“Top 5 Wednesday” is a weekly meme currently hosted on Goodreads by Sam of Thoughts on Tomes, where you list your top 5 for the week’s chosen topic. This week’s theme is: LGBTQ+ Books That Don’t Feature Cis M/M Relationships.
If this week’s prompt seems rather specific, here’s Sam’s reasoning:
This may seem oddly specific, but in honor of Pride being this month, I wanted to have a topic to celebrate LGBTQ+ books. But, the book community tends to, when given the chance, lift up cis m/m pairings the most. And while those books are still important and valued (we’ve even had topics covering m/m relationships earlier this year, which featured many cis m/m pairings), I wanted to shine the spotlight on some of those lesser known, recognized, and celebrated books.
I love that this gives us a chance to shine a spotlight on some of the other areas of the queer rainbow. Thanks, Sam!
1. Pantomime (Micah Grey 1) by Laura Lam
The first in Lam’s Micah Grey series is a fantasy story set around a travelling circus, which in itself is fun and interesting, but it also stars an intersex protagonist, which I’d never before encountered (in genre fiction or otherwise). Micah is a wonderfully likeable protagonist and his gender struggles are explored in a respectful, heartfelt manner. Plus I kind of liked the (sort-of) love triangle that he ends up in with two of the other circus members, which is a rare occurrence for me.
2. Peter Darling by Austin Chant
With Peter Darling, Austin Chant creates a brilliantly original retelling of the classic tale. Peter in this story is trans and he finds himself back in Neverland to reclaim the Lost Boys and renew his old feud with Captain Hook. It’s a short but sweet story that touches on gender identity and the enemies-to-lovers trope.
3. The Thousand Names (Shadow Campaigns 1) by Django Wexler
I’ve said it before, but this entire series should be the benchmark for mainstream adult epic fantasy when it comes to LGBTQIAP+ representation. Some authors out there are patting themselves on the back for writing in a single gay character (out of a dozen) who appears in a total of maybe three scenes, and meanwhile Django here has amassed a total of (at least) nine queer side characters, plus one lesbian protagonist, by the end of the book 5. So if you’ve never heard the phrase “flintlock fantasy” before and are now curious to try it, I recommend you start with The Thousand Names. It’s got addictive military action, political intrigue, and interesting character relationships.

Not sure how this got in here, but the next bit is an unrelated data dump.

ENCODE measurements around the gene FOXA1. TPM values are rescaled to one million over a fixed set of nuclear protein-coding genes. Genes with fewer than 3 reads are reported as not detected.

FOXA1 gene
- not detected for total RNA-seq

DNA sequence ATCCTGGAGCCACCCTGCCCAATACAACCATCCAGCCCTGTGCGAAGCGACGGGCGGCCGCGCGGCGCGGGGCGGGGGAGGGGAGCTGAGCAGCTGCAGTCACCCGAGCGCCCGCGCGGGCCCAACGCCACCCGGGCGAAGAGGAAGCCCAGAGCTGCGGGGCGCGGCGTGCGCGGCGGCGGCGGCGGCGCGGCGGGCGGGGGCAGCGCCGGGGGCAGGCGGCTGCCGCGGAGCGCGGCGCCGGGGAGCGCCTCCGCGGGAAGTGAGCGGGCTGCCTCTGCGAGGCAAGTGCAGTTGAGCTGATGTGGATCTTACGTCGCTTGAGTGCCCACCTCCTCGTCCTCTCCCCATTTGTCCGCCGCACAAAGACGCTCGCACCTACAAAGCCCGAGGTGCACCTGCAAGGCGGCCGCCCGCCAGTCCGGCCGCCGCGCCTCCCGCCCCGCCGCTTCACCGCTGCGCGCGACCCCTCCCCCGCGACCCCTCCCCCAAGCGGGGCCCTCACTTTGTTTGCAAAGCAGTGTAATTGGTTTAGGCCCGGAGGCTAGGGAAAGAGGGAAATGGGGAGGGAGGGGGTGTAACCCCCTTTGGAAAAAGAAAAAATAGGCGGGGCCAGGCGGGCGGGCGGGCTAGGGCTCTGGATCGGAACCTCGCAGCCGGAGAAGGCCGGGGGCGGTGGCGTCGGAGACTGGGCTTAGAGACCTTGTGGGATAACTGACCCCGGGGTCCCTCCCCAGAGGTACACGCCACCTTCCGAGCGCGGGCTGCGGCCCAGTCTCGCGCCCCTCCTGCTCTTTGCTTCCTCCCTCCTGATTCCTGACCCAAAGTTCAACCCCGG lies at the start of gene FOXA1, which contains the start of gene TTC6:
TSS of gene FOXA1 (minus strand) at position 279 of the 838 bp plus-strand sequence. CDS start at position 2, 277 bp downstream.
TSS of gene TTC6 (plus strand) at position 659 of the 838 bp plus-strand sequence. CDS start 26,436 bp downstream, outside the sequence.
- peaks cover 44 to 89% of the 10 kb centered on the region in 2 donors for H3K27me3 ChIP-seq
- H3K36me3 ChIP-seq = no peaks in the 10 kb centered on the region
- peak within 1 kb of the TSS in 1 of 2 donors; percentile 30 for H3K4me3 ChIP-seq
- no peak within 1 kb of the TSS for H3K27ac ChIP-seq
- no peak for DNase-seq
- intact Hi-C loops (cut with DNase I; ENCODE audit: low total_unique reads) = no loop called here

4. Borderline (The Arcadia Project 1) by Mishell Baker
Borderline is the first in an urban fantasy series that stars a disabled bisexual protagonist with bipolar disorder. In another writer’s hands, this might have been a complete disaster. But Mishell Baker writes Millie Roper with startling complexity–funny, not always easy to like, and fucks up a ton, but always, always trying to move forward. The first book also mashes your typical fae lore with Hollywood and the result is incredibly entertaining.
5. Curved Horizon (The Camellia Clock Cycle 2) by Taylor Brooke
This one might be considered cheating because I’m reading through it right now and still have about 15% left to go, but it’s impressing the hell out of me, so I want to take this chance to showcase it. The Camelia Clock Cycle books are set in a world where scientists have discovered a way to calculate the exact moment that you meet your soulmate. Book 2 follows Daisy and Chelsea (former is Asian and demi, the latter is bi), who were secondary characters from the first book, as they navigate through trauma, mental health, and the complexities of love and friendship. Brooke does such an exquisite job exploring these characters and their demons to the fullest; there’s angst and heartbreak, but also moments where the characters just talk and try to figure things out. It combines the messiness of real life with the sweet optimism of romance novels, and I’m loving every bit of it.
Have you read any of the books on this list? And shower me with your queer book recommendations!